Skeletal myoblast (SM) implantation promotes recovery of myocardial function after ischemic injury. Clinical observations suggest an association of SM implantation and ventricular arrhythmias. Support for this link has been sought in animal studies, but none employing models of congestive heart failure. In a canine model of postinfarction congestive heart failure (CHF) we compared the frequency of rhythm disturbances using ambulatory electrocardiography monitoring following skeletal myoblast or saline (SAL) implantation. In 19 mongrel dogs ischemic injury and CHF were induced by intracoronary microsphere infusions. Direct intramyocardial injection of autologous skeletal myoblasts (ASM) (2.7‐8.3 × 108 cells) or SAL controls was administered to 11 and 8 dogs, respectively. Serial echocardiography and 24-h ambulatory electrocardiography were recorded at baseline (after CHF induction) and at 4 weeks and at 8‐10 weeks after injection. Comparisons between groups of left ventricular ejection fraction (LVEF) and the frequency of ventricular arrhythmias, supraventricular arrhythmias, and measures of heart rate variability (HRV) were made at each of the three time points. LVEF increased from 41 ± 6% to 47 ± 2% (p < 0.03) in the ASM group, and did not change (42 ± 6% to 40 ± 2%, p = ns) in SAL. After injection, no differences were seen in the number of dogs demonstrating ventricular tachycardia (n = 3 vs. n = 2, p = ns) or frequent PVCs (n = 3 vs. n = 3, p = ns) in the ASM versus SAL groups, respectively. Significant changes were observed in a time‐domain measure of HRV, standard deviation of normal-to-normal RR interval (in ms: 4 weeks 174 ± 95 vs. 242 ± 19; 8 weeks 174 ± 78 vs. 276 ± 78, ASM vs. SAL), but not in other time domain parameters. In this canine model of ischemic CHF, ASM implantation did not result in a significant increase in ventricular arrhythmias compared to controls animals. The potential for ASM implantation to affect time‐domain parameters of HRV merits further study.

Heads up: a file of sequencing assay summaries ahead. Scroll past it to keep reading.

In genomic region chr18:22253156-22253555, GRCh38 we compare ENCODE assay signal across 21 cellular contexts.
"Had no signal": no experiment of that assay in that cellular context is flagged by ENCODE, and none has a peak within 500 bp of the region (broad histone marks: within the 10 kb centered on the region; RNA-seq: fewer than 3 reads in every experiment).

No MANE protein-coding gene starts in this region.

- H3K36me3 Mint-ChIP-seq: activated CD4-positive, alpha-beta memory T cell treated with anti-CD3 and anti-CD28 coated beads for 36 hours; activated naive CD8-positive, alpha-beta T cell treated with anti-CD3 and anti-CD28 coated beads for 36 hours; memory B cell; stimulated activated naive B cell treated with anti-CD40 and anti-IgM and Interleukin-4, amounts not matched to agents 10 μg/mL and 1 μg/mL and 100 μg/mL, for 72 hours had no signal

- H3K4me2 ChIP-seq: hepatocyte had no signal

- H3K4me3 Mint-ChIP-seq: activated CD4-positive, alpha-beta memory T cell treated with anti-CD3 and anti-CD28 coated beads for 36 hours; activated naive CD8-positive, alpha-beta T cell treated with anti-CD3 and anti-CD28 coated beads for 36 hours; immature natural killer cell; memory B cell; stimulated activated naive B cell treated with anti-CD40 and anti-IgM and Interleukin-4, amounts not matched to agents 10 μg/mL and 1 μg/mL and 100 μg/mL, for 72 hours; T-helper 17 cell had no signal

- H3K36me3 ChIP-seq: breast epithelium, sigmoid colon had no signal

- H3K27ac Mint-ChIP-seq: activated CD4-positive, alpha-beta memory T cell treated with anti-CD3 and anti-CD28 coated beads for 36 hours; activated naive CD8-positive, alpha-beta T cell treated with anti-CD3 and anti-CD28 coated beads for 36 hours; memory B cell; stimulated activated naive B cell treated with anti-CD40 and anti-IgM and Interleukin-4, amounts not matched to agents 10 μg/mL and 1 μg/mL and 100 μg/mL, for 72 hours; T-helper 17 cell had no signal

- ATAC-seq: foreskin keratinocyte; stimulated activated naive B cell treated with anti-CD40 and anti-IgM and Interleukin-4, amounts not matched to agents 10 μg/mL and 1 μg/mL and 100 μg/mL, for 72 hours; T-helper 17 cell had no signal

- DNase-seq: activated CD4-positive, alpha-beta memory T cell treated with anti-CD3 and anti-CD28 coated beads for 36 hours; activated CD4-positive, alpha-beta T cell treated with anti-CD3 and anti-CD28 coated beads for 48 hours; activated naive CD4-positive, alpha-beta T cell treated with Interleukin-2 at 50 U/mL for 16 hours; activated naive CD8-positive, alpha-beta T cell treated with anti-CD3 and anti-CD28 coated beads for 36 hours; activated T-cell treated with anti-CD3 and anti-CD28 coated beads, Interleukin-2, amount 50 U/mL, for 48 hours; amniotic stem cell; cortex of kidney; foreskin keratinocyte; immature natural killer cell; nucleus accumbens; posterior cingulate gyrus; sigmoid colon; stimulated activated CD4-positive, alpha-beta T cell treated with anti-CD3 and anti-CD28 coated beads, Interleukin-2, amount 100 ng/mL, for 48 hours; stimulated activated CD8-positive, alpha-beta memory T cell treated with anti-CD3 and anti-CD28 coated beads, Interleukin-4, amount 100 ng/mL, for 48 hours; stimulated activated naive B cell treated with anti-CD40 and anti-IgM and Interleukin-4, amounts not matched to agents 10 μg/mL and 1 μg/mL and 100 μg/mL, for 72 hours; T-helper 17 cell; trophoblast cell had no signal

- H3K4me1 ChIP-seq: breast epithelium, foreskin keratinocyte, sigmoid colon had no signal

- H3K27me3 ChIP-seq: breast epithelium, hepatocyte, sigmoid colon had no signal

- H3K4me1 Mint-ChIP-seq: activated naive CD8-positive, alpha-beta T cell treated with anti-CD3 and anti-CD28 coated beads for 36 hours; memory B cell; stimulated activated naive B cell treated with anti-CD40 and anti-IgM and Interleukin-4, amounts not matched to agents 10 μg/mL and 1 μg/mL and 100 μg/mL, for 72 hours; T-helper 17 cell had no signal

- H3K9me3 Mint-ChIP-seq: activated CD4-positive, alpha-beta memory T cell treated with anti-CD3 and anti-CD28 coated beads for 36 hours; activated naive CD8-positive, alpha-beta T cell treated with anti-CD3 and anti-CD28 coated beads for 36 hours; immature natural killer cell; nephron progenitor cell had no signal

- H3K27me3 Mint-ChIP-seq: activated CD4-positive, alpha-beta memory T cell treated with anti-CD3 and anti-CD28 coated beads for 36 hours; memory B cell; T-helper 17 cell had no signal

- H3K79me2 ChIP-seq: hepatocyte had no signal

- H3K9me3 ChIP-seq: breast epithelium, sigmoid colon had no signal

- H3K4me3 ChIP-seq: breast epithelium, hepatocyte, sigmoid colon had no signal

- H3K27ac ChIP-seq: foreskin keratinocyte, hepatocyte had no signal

Division of Cardiology, College of Physicians & Surgeons, Columbia University, New York, NY, USA. email@example.com
Publication date: March 1, 2009
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